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Women, Mothers, Rabbis, Trailblazers: Juggling Identities and Roles in the Masorti Movement

Women, Mothers, Rabbis, Trailblazers: Juggling Identities and Roles in the Masorti Movement

The Masorti Movement in Israel—a Judaism that preserves observance and tradition while recognizing how modern life in Israel is lived—is blessed with women rabbis of intellect, energy, and spiritual commitment to Torah, egalitarianism, inclusion, and community. Their varied backgrounds and experiences enrich their kehillot and communities. From Israel to France and the former Soviet Union and beyond, these women blaze a trail full of challenges and rewards. Meet four women rabbi of the Masorti Movement of Israel here:

Chaya Rowen-Baker of Ramot Zion in French Hill, Jerusalem

Born in New York, Chaya grew up in Ra’anana with parents in a “mixed marriage”—her father founded an Orthodox synagogue and her mother was a founder of a Reform synagogue. But the family environment was pluralistic. Through her studies at the Schechter Rabbinical Seminary in Jerusalem, she saw the need to convey Masorti’s message of inclusion, egalitarianism, and love of tradition to the Israeli public. Serving as a pulpit rabbi, she now gets to experience the “diversity of the congregation, ability to dream and initiate, and ability to connect with people at significant points in their lives.”

“To look out upon the hall of worship that is full of the congregation’s children, standing under a tallit and receiving a blessing from veteran members of the congregation…is to feel the pride and joy in the room, and to know that we are on the path of life and growth,” she shares.

Rabbi Dikla Druckman-Sherzer of Congregation Magen Avraham in Omer in Northern Israel

Dikla was born in Ra’anana to a largely secular family. Her first exposure to a synagogue was when she began to prepare for her Bat Mitzvah and the experience was life changing.  “I can well remember the feeling of warmth and acceptance…and the excitement I experienced upon discovering and connecting to tradition and the treasure trove of deep Jewish knowledge,” she recalls.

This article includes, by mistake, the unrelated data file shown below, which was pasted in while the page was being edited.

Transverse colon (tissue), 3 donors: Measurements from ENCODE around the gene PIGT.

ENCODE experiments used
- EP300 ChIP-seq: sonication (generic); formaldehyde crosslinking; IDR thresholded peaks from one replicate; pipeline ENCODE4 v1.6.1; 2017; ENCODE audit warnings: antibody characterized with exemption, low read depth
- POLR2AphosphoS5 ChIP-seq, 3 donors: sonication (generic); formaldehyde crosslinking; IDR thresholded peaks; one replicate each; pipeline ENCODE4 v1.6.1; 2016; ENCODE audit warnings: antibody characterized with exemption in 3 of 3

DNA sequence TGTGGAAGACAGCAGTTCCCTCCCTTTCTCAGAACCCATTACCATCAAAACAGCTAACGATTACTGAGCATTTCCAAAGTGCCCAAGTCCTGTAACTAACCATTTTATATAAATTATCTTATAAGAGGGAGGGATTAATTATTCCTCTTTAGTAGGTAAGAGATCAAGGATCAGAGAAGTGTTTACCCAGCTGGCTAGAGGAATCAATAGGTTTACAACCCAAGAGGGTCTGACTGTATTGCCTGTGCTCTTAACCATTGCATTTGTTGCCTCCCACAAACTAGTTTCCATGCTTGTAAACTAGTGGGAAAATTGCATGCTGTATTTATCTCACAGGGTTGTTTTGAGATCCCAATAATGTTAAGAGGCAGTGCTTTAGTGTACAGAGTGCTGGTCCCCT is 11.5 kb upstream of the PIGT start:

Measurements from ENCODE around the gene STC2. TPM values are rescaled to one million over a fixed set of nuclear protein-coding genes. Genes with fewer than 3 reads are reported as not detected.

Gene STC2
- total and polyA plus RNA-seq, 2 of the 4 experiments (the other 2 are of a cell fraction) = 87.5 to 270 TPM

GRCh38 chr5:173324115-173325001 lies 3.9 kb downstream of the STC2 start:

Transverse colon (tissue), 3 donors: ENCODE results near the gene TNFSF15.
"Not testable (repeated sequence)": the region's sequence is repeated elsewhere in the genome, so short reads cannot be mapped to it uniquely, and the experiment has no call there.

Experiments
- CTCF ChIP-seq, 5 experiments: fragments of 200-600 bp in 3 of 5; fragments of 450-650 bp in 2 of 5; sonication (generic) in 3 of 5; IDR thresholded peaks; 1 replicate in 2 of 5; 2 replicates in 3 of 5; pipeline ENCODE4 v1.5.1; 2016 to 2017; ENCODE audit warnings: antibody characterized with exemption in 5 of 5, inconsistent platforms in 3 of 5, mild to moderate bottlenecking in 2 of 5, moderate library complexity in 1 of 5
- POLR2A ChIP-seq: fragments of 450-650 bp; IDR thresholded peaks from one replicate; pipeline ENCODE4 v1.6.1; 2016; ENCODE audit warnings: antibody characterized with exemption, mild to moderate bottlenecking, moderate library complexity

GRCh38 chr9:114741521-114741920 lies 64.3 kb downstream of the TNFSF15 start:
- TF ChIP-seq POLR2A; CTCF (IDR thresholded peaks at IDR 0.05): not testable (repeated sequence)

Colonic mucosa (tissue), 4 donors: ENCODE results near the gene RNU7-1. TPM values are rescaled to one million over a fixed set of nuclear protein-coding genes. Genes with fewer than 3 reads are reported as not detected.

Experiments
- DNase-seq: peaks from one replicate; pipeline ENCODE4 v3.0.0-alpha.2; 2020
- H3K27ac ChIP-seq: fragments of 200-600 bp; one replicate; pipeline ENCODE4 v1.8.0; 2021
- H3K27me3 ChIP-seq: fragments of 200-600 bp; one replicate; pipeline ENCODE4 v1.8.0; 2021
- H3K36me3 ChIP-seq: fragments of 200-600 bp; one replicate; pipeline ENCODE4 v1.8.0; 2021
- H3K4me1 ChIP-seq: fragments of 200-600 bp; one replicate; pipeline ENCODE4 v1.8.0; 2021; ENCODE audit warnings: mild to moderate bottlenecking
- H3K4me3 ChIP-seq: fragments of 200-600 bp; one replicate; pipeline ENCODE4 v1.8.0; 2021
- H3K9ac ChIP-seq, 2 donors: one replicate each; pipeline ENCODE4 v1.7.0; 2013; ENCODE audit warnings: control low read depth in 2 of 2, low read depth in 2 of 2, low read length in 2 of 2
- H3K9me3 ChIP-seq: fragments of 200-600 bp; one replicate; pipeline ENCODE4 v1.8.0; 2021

As one of the youngest female rabbis ordained in Israel, she manages many roles—rabbi, young wife, and mother. “I have the privilege to accompany people at important junctures in their lives,” she says. “I am privileged to officiate at Bar/Bat Mitzvah ceremonies and marriage ceremonies and to celebrate festive occasions. At the same time, I counsel people in moments of pain and difficulty and this is a great privilege, too.”

Rabbi Dikla shares her achingly personal story of overcoming hardship while leading her synagogue in this video: Women, Clergy, and Resilience.

Rabbi Nathalie Lastreger of Minyan Mishpachti Masorti in Kfar Vradim in the Western Galilee

Born in Paris to a traditional family, Nathalie immigrated to Israel with her parents as a child and grew up in a religious-Zionist community. But as the environment became more extreme—religiously and politically—she no longer felt at home there. “I went forth seeking what my soul longed for, and I found the Masorti Movement,” she says.

In her rabbinical studies, she had to answer the command “to perfect the world under the sovereignty of the Almighty.”  For Rabbi Nathalie, it was “a command to perfect the world spiritually, socially, politically, and morally…to reach a vision of a model society—one based on the values of equality, justice, and peace. This is the lighthouse that illuminates my steps and this where my legs take me, with faith, for His—or Her—sake, with love.”

Rabbi Irina Gritsevsky

Recently ordained by the Schechter Rabbinical Seminary, Rabbi Gritsevsky was born in the former Soviet Union and grew up in Israel. She fell in love and married an American Jew who helped her to “fall in love with open, inviting, inclusive, and colorful Judaism in a world of commandments without coercion.”

She doesn’t like being constrained by labels, but if pressed, she defines herself as “a Russian-speaking, secular, believing, and observant Jew. No matter how complicated the definition is, I found a home in the Israeli Masorti Movement and I see its great strength in its ability to contain, accept, and deal with this complexity.”

This article was contributed by the Masorti Foundation for Conservative Judaism in Israel. The Foundation’s purpose and mission is to support the work of Israelis in building a Judaism that preserves observance and tradition while recognizing how modern life in Israel is lived. Many thousands of Israelis in the Masorti Movement—young and old, native-born and immigrants, men and women, able and disabled—are engaged in building communities that embody a democratic vision of Jewish life in Israel.

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